It is about interconnectedness, where the international and national actors mutually shape and develop each other with their knowledge and abilities coming from their experiences. It is a progress of addressing the deficiencies to cure them as inclusively recognizing the local actors’ capabilities and thoroughly strengthening their capacities and leadership in the global sense to build resilience to enable good governance for the future humanitarian challenges. This is only possible by aligning global actors’ with the local actors in order to advance local actors’ capacities inclusively.
The way forward
After reviewing all these needs and the current changing environment, it is clear that there are a lot of improvements that we have to do to increase the scale and efficiency of our work. We all need to redesign our services for the changing environment to develop tools that empowers our local actors and grow their capacities.
Glocalization require a significant transformation from the globalised management of the humanitarian field to developed cluster of local organisations.
In light of the Grand Bargain, we need to invest in local actors in four different aspects:
- The first one is partnerships that we need to ensure continuous cooperation between local actors, national governments and business enterprises to form strategic partnerships that increase their capacity, knowledge, quantity and quality of their funding mechanisms. Benchmarking and exchanging the know-how between organizations will advance local actors’ efficiency in humanitarian practices. Connecting local actors such local branches of Red Cross and Red Crescent Societies and the local women and youth organizations will bring such an addition to address the local issues and absorb the local ideas.
- The second one is capacity building that we shall emphasize the local humanitarian organizations’ performance management and structural development for better responding the crises. The use of technological tools and digitalization within this perspective is vital for increasing the efficiency of our service. The global community shall transfer funds indeed, but we should also transfer knowledge and expertise. We need to create a mechanism where each actor can learn from one another to enhance their management capacities and structural development.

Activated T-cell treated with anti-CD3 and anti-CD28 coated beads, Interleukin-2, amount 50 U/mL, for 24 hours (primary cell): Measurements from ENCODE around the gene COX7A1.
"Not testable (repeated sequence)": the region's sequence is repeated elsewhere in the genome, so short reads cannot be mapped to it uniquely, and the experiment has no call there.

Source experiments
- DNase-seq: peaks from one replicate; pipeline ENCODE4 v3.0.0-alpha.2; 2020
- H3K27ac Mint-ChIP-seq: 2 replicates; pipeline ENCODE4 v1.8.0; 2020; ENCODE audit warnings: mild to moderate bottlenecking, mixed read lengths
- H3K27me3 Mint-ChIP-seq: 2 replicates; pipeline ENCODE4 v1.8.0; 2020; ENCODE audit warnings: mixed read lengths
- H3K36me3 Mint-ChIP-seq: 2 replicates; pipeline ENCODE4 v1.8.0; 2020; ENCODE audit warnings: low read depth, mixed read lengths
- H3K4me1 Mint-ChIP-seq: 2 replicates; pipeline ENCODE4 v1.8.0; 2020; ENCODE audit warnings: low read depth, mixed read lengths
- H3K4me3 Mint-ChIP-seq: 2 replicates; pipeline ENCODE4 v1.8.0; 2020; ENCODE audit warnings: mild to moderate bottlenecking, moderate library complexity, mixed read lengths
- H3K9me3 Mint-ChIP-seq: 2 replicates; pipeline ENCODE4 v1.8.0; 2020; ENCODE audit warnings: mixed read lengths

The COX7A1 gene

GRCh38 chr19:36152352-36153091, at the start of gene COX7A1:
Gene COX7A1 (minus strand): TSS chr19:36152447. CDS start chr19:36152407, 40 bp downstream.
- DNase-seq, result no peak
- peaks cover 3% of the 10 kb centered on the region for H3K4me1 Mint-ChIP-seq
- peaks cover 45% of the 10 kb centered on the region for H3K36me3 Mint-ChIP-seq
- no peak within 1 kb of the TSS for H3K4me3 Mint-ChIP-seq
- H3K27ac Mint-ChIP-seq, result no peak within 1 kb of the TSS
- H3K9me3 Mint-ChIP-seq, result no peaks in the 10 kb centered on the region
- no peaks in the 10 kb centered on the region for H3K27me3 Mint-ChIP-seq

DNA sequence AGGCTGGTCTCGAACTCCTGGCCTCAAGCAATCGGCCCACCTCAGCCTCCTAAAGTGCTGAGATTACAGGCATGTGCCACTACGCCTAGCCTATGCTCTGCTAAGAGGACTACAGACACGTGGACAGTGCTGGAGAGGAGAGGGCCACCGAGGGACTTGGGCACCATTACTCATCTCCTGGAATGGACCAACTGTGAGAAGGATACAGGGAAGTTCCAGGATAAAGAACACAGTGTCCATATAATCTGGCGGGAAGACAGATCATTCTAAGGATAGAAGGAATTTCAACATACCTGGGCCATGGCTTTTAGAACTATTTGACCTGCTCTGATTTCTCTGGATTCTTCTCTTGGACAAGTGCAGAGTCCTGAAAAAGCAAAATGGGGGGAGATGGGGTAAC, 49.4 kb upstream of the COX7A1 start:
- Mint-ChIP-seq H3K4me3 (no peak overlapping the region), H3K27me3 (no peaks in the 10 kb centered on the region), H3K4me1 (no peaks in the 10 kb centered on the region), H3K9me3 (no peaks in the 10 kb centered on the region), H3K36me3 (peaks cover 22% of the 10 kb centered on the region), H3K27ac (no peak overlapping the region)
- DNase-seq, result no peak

- The third is the participatory development of local actors at the global level. Local humanitarians are the first ones that engage with communities in every stage of the crises, hence, their observations, ideas and contributions are highly valuable in the decision-making processes. We need to ensure we have a mechanism in which local humanitarian actors have a strong voice in the highest decision-making levels and have a place in the strategic planning and implementing processes. We are talking about the local actors’ strategic stance because their lore, identity, culture and ideas are the driving force to make a difference when it is combined with the highly developed management skills and capacities of the international actors.
- The fourth and the last one is sustainable financing that ensures forecast-based financing mechanisms for National Societies to conduct their humanitarian practices. Embracing the social impact business models such as social finance, impact investment, pool funding and blockchain will enable alternative and sustainable funding ways for the local actors. As financial instability is one of the most serious challenges that the local actors face, we are witnessing how these actors struggle to mobilize across the country without proper income generation programs. Therefore, there is a strong need for support from the international actors to guide local actors regarding their income generation activities.
The Final Remarks
Each day we are witnessing the fascinating and unique potentials, capabilities, strengths and significance of local actors. As part of the Red Cross Red Crescent Movement, our cumulative experience on humanitarian practices suggest that the decentralization of the aid sector is the crucial next step to take in order to get out of the current dilemma that the humanitarian system faces.
In this direction, we will render our humanitarian practices sustainable by changing our policies, systems and approaches to the concept of respond to the ever-evolving humanitarian challenges. We need to modify our mechanisms in a way so we can enable mentoring and peer-to-peer experience exchange between international and local actors based on lessons learned so they can customize their intervention tailored true to their own needs and requirements. Global coordination mechanisms bringing local actors together in a strong sense will further increase local actors’ presence and accountability in the global settings. Once we acknowledge each one of our components unique added value, we will ensure simultaneous total growth towards our quest in helping humanity.